The EU has graded textile consumption as having the fourth highest impact on the environment, after food, housing and mobility. That impact comes in the form of pressure on water and land use, in which the textile industry is in the top three, and resource use and greenhouse gas emissions, in which it is in the top five.

After years of insufficient self-regulation, and with growing public concern over climate change and humanitarian issues, legislators have decided that it’s time to enshrine the changes required for sustainable fashion into law.

What Are the New Regulations?

The EU Green Deal, which was approved in 2020, includes the Sustainable Products Initiative (SPI), a regulation aimed at improving product circularity, energy performance and other environmental sustainability aspects. The SPI is scheduled to come into force in 2024 but brands will need to start taking action this year.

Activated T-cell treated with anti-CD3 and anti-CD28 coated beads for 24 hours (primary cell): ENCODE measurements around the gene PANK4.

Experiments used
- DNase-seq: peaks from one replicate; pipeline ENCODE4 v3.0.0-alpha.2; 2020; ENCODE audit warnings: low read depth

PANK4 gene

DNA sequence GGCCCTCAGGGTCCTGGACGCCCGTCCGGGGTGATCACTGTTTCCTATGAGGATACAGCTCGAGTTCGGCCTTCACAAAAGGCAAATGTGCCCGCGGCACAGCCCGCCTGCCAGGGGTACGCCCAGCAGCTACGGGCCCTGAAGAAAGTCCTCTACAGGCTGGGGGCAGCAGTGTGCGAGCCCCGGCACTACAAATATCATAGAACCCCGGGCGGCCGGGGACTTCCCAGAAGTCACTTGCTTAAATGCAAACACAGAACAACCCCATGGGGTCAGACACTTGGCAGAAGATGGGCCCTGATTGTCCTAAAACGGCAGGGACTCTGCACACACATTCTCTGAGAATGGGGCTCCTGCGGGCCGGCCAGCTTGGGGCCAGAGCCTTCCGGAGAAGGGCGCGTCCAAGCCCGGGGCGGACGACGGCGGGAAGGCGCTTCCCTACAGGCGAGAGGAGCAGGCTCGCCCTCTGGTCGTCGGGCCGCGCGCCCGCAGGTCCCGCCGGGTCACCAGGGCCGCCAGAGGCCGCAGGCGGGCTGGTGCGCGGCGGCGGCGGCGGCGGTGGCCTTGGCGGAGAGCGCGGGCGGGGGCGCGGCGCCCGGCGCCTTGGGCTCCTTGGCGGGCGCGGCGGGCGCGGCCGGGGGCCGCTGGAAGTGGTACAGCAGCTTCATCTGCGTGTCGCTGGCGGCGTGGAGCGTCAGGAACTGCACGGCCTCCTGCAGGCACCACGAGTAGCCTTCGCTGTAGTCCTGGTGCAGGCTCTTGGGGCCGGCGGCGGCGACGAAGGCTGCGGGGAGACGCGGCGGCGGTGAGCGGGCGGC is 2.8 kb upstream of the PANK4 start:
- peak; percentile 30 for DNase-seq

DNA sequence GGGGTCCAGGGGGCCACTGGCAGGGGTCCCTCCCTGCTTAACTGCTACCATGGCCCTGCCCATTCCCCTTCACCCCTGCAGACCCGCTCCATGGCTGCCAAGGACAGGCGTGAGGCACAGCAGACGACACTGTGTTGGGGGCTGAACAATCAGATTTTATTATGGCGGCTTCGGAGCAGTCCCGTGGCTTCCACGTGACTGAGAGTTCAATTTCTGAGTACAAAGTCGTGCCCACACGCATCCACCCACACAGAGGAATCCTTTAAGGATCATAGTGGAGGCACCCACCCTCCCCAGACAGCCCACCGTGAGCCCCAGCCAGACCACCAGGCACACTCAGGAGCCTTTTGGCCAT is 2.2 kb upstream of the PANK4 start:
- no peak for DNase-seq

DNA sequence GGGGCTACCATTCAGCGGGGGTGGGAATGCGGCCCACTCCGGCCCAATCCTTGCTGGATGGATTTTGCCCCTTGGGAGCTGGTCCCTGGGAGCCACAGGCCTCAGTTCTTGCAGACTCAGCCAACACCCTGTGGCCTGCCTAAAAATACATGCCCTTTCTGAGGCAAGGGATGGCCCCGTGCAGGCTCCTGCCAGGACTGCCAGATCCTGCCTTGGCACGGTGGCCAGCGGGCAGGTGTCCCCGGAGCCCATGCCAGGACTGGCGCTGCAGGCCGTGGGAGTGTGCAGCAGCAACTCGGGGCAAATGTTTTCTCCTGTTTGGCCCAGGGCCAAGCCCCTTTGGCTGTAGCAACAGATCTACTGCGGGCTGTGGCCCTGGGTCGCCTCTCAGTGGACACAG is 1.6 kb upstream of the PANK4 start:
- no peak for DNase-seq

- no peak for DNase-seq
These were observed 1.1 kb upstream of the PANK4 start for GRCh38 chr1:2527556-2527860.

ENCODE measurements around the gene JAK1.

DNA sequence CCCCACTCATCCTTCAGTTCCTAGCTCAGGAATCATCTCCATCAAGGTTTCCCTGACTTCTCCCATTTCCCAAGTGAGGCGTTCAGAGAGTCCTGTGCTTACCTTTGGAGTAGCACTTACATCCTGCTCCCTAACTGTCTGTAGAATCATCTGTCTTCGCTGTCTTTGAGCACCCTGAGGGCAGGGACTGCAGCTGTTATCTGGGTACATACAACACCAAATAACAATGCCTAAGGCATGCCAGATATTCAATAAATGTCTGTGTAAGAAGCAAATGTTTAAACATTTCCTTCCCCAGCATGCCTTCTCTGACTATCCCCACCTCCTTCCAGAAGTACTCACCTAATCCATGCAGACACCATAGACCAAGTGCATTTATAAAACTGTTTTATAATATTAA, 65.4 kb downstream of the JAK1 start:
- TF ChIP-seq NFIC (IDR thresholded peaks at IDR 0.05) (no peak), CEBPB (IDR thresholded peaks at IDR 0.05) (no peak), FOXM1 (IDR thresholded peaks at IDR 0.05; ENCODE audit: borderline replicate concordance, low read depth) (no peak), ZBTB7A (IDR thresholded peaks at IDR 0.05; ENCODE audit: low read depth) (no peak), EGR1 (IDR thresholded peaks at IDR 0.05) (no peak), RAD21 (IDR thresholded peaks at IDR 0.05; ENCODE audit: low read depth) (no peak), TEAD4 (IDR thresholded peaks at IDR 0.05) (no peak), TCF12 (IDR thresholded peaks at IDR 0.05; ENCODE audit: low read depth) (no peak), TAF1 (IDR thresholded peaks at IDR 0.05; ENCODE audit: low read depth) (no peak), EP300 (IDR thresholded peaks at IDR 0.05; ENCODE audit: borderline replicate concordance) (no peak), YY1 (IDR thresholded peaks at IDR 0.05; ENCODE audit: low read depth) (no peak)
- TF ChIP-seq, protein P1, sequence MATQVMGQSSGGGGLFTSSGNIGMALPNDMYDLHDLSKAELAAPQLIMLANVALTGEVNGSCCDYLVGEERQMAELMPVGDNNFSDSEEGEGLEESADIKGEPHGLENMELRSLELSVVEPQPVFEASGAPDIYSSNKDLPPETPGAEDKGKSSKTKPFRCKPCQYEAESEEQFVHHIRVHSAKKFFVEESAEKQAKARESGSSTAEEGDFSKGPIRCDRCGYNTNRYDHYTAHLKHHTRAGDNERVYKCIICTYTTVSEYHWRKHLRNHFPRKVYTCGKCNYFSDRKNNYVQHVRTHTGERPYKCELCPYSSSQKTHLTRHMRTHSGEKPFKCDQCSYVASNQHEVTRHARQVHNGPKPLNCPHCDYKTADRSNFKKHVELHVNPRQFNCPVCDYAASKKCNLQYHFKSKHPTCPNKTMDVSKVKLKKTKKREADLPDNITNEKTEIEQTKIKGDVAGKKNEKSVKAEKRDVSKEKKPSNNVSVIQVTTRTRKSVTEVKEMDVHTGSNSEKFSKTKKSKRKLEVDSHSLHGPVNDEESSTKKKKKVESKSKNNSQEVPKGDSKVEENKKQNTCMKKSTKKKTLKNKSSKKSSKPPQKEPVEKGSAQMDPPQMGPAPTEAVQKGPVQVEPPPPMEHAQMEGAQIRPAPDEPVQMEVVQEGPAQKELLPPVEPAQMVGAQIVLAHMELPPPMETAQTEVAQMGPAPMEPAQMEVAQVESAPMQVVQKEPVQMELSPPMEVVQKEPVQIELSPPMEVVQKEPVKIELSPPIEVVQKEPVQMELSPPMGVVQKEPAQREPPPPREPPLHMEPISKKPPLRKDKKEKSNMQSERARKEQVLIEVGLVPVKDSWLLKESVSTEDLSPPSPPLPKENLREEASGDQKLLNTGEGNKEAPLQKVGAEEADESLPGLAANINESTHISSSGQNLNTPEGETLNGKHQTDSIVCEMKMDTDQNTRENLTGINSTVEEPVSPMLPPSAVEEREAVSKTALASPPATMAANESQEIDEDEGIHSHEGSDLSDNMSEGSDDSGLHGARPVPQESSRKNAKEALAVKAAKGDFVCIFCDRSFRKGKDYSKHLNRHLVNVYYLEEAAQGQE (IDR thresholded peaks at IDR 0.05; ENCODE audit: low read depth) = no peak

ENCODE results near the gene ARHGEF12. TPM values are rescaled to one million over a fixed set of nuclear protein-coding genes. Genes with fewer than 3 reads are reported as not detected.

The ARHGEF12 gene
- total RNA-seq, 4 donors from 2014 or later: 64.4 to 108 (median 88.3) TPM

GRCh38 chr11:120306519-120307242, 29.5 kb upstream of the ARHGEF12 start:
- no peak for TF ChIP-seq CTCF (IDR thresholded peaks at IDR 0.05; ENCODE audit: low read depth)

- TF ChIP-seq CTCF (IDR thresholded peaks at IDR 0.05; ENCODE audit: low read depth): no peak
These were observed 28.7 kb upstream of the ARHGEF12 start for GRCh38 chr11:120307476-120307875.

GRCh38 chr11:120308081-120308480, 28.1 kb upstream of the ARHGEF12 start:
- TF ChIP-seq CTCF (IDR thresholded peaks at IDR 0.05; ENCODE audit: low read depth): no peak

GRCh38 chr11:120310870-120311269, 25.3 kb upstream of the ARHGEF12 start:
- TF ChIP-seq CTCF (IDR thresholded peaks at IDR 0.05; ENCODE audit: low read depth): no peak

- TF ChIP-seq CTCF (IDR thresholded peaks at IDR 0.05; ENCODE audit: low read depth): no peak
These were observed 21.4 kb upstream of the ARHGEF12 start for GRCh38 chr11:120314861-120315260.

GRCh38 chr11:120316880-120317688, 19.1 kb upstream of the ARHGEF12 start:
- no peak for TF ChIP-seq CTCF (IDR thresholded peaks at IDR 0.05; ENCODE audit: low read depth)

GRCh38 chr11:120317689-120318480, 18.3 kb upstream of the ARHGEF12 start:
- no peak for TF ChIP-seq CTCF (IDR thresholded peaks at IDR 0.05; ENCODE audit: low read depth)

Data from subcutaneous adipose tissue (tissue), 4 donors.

France is leading the way with a new regulation requiring every garment sold within its borders to have a label detailing its precise climate impact. This must be implemented by the end of 2023. Under the EU Green Deal, this will be a requirement throughout Europe by 2026.

In New York State, the new Fashion Sustainability and Social Accountability Act (Fashion Act) will be the first regulation of its kind in the US to hold fashion brands accountable for their environmental and social impacts. Brands will be obliged to disclose information on their supply chains, including carbon emissions and labour standards. Those falling short of the regulatory standards will be forced to make changes or face fines and likely damage to their reputation.

On the horizon in the US is the Fabric Act, which incorporates five processes for improving the working conditions of garment workers. California has already passed its own Garment Worker Protection Act.